9 ways new homes have changed since the 1970s
Construction of houses has evolved as homeowners' needs change and technology advances.
The Census Bureau provides information on different characteristics of newly built houses from the 1970s to 2012. We looked at how those characteristics have changed over the past few decades.
Houses are getting taller, with an increasing share of new houses having at least two stories. Split-level houses, while popular in the mid-20th century, have all but vanished.
Houses are also getting more bedrooms. The share of houses built in 2012 with at least four bedrooms reached 41 percent, nearing the 46 percent of new houses with three bedrooms:
Going along with the themes of bigger and more, in every year since 1998, a majority of new houses were built with at least 2.5 bathrooms:
Basements, on the other hand, have been going out of style. Since 2002, a majority of new houses have been built with a slab-style or other foundation, without a basement or a crawlspace:
Exterior wall materials have dramatically changed over the past few decades. In 1973, 65 percent of newly built houses had wood or brick exteriors. In 2012, only 30 percent of new houses had these traditional exteriors. About a third of houses in 2012 were built with vinyl siding:
Central air conditioning has gone from being a rarity outside the South to being nearly ubiquitous:
Along those lines, heat pumps, which can double as heating and air conditioning systems, have become somewhat more common in recent years, although warm-air furnaces are still the most common method of heating a house:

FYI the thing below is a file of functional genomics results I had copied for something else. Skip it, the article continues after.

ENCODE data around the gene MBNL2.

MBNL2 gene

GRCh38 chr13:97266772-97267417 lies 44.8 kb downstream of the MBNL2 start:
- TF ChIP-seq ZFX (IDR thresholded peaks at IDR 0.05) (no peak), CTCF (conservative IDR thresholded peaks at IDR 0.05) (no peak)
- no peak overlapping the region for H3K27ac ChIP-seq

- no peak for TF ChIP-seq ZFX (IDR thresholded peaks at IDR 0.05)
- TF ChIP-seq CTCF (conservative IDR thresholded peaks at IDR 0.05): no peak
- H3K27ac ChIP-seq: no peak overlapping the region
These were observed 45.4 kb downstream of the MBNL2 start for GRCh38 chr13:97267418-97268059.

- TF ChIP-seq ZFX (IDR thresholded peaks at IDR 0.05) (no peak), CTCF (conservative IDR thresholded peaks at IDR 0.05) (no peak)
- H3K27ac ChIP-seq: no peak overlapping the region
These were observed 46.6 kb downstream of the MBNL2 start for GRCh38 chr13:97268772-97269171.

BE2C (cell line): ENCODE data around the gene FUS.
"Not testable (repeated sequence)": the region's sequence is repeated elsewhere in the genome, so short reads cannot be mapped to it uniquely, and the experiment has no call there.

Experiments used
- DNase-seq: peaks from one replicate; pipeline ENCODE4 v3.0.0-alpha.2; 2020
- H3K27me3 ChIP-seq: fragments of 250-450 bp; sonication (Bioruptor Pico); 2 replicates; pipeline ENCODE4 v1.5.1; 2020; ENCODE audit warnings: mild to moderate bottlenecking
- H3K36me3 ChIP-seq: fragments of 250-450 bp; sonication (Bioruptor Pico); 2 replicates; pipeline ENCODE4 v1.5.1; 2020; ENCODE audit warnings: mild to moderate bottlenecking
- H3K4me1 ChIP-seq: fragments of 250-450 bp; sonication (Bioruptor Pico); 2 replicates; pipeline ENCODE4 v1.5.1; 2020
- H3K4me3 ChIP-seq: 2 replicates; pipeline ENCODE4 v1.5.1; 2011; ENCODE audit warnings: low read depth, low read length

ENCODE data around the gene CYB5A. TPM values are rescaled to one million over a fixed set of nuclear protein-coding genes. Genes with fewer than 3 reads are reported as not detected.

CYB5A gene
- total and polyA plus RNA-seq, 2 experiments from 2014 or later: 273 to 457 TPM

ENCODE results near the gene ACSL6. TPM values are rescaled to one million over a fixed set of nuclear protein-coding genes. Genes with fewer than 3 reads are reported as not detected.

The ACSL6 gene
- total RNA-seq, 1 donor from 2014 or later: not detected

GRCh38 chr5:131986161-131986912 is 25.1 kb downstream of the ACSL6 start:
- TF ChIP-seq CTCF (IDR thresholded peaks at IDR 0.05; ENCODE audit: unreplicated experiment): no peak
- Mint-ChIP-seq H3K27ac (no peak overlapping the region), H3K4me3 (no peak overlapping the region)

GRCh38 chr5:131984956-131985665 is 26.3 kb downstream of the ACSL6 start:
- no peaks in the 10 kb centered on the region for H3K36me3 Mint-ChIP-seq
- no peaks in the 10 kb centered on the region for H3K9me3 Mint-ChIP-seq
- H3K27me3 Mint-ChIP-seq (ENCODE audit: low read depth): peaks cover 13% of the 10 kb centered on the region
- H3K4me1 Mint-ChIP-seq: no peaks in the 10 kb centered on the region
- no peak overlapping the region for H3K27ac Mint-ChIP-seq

Fireplaces rose in popularity throughout the 1980s, with about two-thirds of new houses built in 1990 having at least one. Since 2010 however, less than half of newly built houses come with this amenity:
All these bedrooms, bathrooms, fireplaces and air conditioning units have more and more space to fit into. Aside from a short dip from 2007 to 2009 in the wake of the housing bubble and financial crisis, houses have been getting bigger since the 1970s:
Chart data via Business Insider/Andy Kiersz, data from U.S. Census Bureau
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Well, they caught me there. I built this house back 10 years ago. 2 floors, 2 AC units, 5 bedrooms, second floor porch (southern colonial style), and a small 1000 foot building off to the side made from cinder block.
I turned the house so that it faces east to get maximum light inside the house and parked it in the middle of six acres of woods so dense, I cannot see another human being (or house). There are deer in the woods, fox, and a host of other animals. I leave them alone, but a bear... I will shoot it cold.